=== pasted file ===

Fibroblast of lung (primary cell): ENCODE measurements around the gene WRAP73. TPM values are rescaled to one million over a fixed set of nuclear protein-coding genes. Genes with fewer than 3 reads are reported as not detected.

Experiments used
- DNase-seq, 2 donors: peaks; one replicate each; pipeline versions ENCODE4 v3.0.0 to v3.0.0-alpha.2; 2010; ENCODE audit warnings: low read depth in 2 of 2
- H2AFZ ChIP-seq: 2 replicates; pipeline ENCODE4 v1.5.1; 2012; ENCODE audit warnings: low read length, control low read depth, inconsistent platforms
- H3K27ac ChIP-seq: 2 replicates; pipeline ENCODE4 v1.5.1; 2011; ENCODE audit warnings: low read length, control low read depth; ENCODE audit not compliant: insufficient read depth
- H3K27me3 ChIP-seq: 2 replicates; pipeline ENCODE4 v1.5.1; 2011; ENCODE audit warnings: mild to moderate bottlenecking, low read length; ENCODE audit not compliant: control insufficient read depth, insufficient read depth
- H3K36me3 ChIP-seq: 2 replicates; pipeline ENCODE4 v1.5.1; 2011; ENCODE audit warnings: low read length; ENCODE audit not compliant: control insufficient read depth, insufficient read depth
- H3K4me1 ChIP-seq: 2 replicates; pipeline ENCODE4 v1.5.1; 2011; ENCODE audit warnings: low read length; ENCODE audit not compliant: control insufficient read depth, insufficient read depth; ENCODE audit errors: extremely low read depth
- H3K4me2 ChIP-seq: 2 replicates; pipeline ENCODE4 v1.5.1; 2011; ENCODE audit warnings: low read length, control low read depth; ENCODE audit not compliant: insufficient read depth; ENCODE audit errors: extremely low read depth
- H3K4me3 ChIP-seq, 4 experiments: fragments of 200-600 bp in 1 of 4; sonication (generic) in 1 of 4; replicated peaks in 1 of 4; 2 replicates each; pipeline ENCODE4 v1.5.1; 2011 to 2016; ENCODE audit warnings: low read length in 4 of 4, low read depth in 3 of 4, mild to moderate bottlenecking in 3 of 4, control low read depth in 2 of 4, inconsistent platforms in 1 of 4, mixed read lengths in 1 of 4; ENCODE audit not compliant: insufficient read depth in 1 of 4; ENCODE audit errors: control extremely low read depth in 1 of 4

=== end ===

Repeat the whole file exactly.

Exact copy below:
Fibroblast of lung (primary cell): ENCODE measurements around the gene WRAP73. TPM values are rescaled to one million over a fixed set of nuclear protein-coding genes. Genes with fewer than 3 reads are reported as not detected.

Experiments used
- DNase-seq, 2 donors: peaks; one replicate each; pipeline versions ENCODE4 v3.0.0 to v3.0.0-alpha.2; 2010; ENCODE audit warnings: low read depth in 2 of 2
- H2AFZ ChIP-seq: 2 replicates; pipeline ENCODE4 v1.5.1; 2012; ENCODE audit warnings: low read length, control low read depth, inconsistent platforms
- H3K27ac ChIP-seq: 2 replicates; pipeline ENCODE4 v1.5.1; 2011; ENCODE audit warnings: low read length, control low read depth; ENCODE audit not compliant: insufficient read depth
- H3K27me3 ChIP-seq: 2 replicates; pipeline ENCODE4 v1.5.1; 2011; ENCODE audit warnings: mild to moderate bottlenecking, low read length; ENCODE audit not compliant: control insufficient read depth, insufficient read depth
- H3K36me3 ChIP-seq: 2 replicates; pipeline ENCODE4 v1.5.1; 2011; ENCODE audit warnings: low read length; ENCODE audit not compliant: control insufficient read depth, insufficient read depth
- H3K4me1 ChIP-seq: 2 replicates; pipeline ENCODE4 v1.5.1; 2011; ENCODE audit warnings: low read length; ENCODE audit not compliant: control insufficient read depth, insufficient read depth; ENCODE audit errors: extremely low read depth
- H3K4me2 ChIP-seq: 2 replicates; pipeline ENCODE4 v1.5.1; 2011; ENCODE audit warnings: low read length, control low read depth; ENCODE audit not compliant: insufficient read depth; ENCODE audit errors: extremely low read depth
- H3K4me3 ChIP-seq, 4 experiments: fragments of 200-600 bp in 1 of 4; sonication (generic) in 1 of 4; replicated peaks in 1 of 4; 2 replicates each; pipeline ENCODE4 v1.5.1; 2011 to 2016; ENCODE audit warnings: low read length in 4 of 4, low read depth in 3 of 4, mild to moderate bottlenecking in 3 of 4, control low read depth in 2 of 4, inconsistent platforms in 1 of 4, mixed read lengths in 1 of 4; ENCODE audit not compliant: insufficient read depth in 1 of 4; ENCODE audit errors: control extremely low read depth in 1 of 4